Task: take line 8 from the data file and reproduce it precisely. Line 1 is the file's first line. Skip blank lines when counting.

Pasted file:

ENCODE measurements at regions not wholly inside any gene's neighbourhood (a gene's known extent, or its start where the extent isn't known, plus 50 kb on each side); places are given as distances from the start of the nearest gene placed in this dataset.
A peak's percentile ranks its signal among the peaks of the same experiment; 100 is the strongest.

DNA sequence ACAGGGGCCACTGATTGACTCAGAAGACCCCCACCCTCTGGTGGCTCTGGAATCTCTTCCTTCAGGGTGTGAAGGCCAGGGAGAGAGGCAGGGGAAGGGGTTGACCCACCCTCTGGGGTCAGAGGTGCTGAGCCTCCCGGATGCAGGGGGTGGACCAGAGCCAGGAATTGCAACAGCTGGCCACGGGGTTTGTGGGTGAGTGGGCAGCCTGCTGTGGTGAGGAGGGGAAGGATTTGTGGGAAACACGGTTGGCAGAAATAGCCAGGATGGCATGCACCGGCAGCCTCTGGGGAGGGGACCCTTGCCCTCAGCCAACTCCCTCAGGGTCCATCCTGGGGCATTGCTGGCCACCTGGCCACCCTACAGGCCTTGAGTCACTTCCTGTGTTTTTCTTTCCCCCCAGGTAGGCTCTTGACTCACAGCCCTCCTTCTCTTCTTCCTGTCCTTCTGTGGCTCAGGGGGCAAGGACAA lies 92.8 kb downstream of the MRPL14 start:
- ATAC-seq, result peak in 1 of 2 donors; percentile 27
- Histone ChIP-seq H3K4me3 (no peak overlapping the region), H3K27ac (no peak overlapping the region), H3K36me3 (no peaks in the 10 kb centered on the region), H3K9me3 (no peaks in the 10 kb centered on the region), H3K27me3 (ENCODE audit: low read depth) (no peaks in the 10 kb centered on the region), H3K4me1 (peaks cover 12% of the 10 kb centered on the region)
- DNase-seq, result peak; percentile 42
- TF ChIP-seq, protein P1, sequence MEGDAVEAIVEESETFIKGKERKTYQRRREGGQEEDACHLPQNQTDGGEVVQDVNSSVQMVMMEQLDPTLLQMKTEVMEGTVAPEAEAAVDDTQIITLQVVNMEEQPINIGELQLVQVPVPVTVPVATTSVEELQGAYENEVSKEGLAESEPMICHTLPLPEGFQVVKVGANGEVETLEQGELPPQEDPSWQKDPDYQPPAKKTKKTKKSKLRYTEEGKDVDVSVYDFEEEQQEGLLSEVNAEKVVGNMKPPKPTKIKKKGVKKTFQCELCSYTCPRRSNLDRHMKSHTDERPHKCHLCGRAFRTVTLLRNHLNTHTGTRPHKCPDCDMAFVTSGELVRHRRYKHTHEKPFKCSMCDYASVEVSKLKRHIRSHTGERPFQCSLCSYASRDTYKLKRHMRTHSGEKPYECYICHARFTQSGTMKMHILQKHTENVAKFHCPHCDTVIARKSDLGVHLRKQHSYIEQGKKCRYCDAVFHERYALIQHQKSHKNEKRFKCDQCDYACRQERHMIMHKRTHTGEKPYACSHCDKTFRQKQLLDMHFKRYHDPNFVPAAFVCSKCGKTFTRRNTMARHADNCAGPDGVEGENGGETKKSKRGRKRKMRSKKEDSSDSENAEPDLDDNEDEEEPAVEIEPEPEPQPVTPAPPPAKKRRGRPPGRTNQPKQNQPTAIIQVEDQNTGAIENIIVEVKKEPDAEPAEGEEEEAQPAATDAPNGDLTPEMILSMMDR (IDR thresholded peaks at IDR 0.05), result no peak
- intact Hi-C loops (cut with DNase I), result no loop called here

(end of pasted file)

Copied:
- intact Hi-C loops (cut with DNase I), result no loop called here